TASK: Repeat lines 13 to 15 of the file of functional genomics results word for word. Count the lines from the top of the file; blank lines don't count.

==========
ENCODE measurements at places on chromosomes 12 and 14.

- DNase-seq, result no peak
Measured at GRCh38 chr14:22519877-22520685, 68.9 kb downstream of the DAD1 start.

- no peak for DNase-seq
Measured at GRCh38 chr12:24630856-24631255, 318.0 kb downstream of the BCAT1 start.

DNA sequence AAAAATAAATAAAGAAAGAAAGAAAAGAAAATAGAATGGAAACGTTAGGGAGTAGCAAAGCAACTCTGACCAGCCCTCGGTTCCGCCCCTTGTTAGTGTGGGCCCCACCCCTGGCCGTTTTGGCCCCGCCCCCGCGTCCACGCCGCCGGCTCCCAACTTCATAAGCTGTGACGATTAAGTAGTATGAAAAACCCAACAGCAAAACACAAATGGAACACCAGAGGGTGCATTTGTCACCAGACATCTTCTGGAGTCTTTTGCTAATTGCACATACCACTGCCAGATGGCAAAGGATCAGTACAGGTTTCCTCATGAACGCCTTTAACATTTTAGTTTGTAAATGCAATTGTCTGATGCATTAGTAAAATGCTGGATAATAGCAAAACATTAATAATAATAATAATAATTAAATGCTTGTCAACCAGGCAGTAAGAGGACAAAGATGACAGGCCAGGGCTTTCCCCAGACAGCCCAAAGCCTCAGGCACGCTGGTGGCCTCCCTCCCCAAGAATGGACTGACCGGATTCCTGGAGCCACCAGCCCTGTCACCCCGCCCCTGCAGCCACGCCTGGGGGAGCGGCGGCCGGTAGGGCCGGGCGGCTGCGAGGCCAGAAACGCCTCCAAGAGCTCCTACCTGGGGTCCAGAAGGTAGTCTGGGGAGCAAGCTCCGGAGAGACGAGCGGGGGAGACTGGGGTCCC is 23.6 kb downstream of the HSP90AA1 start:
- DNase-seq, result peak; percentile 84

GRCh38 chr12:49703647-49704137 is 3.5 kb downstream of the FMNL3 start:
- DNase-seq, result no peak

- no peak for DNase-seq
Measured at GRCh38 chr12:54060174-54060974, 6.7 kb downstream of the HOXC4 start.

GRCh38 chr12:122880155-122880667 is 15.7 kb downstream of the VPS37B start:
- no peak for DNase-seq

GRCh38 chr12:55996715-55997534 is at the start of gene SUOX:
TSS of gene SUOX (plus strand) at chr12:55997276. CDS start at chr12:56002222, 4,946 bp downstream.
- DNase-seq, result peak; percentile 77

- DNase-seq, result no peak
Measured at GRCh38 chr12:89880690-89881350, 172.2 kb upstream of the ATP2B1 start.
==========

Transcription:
- no peak for DNase-seq

GRCh38 chr12:55996715-55997534 is at the start of gene SUOX:
TSS of gene SUOX (plus strand) at chr12:55997276. CDS start at chr12:56002222, 4,946 bp downstream.